May 2008

Struggle and Inspiration

Tufts symposium tackles difficult issues facing women in the science, medicine and engineering fields

By Jacqueline Mitchell

Women in scientific fields face an uphill battle. While the number of women in medical school, for example, equals or exceeds that of men, women rarely attain leadership positions. The problem becomes more dramatic in academia, where just 11 percent of department chairs and 10 percent of deans are women, according to Hannah A. Valantine, professor of medicine and senior associate dean for diversity and leadership at Stanford University School of Medicine. Presenting data showing how women drop out of medicine over the course of their careers, she noted, “It’s a funnel, not a pipeline.”

Talking with keynote speaker Mildred S. Dresselhaus, an Institute Professor at MIT and professor of physics, at the symposium are (standing from left) Diana Bianchi, the Natalie V. Zucker Professor of Pediatrics, Obstetrics and Gynecology; Alice Lichtenstein, the Stanley N. Gershoff Professor of Nutrition Science and Policy; and Brigitte Huber, School of Medicine professor of pathology. Photo: Alonso Nichols

At the Tufts Symposium on Women in Science, Medicine and Engineering, held on the Boston campus in April, a number of women spoke of their struggles and inspirations, emphasizing the need for positive role models and active mentoring. Unconscious biases held by both sexes, work-family balance and the "two-body problem" that occurs when married academics look for work in the same town were also recurring themes.

"As the only woman in all of my classes, I felt I had to succeed. I didn't have a choice. Then I felt I had to help others," said keynote speaker Mildred S. Dresselhaus, an Institute Professor at MIT and professor of physics, electrical engineering and computer science. Mentoring is the most important means of encouraging women to enter and stay in scientific careers, she added.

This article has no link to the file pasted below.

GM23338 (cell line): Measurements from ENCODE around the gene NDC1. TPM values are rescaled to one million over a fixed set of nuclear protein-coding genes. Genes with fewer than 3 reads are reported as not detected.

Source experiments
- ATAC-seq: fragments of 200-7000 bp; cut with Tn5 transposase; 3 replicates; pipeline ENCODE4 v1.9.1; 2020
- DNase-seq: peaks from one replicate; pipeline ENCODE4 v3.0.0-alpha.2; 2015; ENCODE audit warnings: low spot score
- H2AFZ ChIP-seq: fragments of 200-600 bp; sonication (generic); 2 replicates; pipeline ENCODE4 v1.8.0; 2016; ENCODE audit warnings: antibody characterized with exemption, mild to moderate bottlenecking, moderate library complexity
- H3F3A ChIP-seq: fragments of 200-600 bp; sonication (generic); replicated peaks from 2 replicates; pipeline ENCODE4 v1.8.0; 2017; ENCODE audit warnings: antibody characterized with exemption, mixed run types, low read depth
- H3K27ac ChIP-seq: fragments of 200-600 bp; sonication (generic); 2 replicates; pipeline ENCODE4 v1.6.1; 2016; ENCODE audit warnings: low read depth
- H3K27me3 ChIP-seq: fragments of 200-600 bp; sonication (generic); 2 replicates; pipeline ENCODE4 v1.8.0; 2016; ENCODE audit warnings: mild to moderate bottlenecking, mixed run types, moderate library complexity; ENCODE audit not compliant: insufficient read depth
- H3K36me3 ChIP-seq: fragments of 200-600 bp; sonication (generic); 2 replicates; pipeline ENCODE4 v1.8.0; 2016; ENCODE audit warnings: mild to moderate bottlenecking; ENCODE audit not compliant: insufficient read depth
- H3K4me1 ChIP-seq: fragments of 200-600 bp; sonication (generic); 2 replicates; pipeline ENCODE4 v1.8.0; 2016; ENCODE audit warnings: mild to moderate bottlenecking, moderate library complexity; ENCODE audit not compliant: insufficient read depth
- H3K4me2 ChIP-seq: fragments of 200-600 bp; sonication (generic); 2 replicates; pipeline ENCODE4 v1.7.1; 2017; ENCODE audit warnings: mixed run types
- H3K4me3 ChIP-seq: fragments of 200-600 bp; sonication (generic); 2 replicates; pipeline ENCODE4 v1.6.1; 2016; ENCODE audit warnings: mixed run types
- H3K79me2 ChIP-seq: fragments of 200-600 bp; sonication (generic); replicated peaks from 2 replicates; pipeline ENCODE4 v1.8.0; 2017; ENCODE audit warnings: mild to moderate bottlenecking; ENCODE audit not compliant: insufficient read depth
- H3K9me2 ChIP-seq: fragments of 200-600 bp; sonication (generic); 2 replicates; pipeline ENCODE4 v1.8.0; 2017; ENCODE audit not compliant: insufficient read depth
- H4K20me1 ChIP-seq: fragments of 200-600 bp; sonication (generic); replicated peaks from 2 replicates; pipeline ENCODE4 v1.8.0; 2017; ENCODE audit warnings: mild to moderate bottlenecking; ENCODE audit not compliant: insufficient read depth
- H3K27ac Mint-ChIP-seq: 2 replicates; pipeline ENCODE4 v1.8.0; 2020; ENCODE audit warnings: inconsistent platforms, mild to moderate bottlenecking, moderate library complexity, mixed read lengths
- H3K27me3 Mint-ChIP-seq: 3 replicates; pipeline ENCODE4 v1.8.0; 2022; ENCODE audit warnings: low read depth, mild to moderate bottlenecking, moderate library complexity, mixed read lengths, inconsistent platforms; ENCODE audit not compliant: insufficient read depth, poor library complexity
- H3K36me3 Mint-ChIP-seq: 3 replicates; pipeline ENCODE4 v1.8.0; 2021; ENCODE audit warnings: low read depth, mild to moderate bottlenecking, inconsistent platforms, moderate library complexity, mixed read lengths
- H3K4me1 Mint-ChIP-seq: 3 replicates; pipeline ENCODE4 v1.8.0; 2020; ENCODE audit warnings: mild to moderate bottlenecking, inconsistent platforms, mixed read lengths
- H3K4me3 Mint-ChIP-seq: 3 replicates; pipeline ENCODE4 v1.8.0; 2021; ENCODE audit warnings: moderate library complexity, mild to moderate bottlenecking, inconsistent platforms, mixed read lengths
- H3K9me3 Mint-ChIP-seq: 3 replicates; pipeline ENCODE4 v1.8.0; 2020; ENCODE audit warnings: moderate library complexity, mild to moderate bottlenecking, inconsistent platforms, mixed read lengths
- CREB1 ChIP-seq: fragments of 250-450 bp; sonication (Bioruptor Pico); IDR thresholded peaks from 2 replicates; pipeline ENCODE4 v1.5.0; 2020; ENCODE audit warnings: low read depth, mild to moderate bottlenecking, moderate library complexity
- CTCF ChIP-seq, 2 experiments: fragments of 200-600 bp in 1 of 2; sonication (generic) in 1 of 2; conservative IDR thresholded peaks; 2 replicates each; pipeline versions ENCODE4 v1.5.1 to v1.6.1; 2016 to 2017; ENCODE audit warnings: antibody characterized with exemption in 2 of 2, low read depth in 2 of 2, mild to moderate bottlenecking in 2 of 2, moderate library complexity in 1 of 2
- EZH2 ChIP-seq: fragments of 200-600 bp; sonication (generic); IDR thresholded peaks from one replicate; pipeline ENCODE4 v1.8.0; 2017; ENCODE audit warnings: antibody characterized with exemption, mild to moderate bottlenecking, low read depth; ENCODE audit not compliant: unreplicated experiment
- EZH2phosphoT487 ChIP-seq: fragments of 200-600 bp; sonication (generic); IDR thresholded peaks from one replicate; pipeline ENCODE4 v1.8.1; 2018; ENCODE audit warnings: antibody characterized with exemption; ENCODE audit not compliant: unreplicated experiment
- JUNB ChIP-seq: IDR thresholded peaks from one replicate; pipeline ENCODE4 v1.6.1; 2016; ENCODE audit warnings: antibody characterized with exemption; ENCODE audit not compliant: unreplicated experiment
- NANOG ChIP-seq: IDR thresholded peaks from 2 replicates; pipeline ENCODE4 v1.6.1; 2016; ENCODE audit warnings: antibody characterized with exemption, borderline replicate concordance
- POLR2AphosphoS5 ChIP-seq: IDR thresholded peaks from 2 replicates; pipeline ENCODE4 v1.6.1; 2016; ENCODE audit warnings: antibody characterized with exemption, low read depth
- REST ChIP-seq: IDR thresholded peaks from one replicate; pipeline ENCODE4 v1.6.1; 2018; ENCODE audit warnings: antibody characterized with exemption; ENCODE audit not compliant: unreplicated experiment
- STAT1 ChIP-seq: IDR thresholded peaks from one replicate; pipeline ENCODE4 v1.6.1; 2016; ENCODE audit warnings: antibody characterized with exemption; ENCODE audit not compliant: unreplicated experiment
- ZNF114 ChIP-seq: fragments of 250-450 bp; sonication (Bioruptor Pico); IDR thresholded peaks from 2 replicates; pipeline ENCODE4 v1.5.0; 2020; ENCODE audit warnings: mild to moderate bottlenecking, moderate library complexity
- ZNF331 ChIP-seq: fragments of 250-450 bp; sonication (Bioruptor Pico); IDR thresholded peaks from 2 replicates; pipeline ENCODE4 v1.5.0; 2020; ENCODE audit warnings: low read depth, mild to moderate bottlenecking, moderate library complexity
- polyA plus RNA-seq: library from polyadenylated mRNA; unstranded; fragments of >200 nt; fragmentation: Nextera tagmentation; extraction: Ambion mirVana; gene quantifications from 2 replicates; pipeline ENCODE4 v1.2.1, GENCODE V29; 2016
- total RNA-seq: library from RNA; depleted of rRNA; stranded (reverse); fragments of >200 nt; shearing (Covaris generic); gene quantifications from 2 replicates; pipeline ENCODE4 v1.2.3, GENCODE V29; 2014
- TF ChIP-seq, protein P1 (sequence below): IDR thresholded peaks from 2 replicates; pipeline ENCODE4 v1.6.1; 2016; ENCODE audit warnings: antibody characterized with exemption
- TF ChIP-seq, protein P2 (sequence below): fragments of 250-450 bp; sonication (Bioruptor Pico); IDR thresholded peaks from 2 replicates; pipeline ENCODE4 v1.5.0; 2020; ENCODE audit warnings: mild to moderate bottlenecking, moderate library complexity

Nalini Ambady, professor of psychology at Tufts, gave an overview of research showing the impact unconscious bias can have on performance and on hiring practices. Since Asian Americans are typically regarded as good at math, and women are not, Ambady's team recruited Asian-American female students with high SAT math scores and divided them into groups, "triggering" their different identities with separate questionnaires.

It turned out the group whose Asian-American identity had been triggered significantly outperformed the group whose female identity had been triggered. "We all have multiple identities, cultural groups to which we claim membership, some positive, some negative," Ambady said. "Unconscious bias is the hardest to tackle."

Difficult Lessons Learned

Hard work and passion for what they do; that's what four of Tufts' most successful women scientists have in common. On a panel moderated by the symposium's organizer, Simin Nikbin Meydani, associate director of the Jean Mayer USDA Human Nutrition Research Center on Aging at Tufts, the four shared their experiences.

Linda M. Abriola, dean of the School of Engineering, said she went into engineering to please her father and to avoid becoming a secretary, like her mother wanted. It wasn't long before Abriola noticed she was the only woman in most of her classes, and then she stayed "because I was stubborn."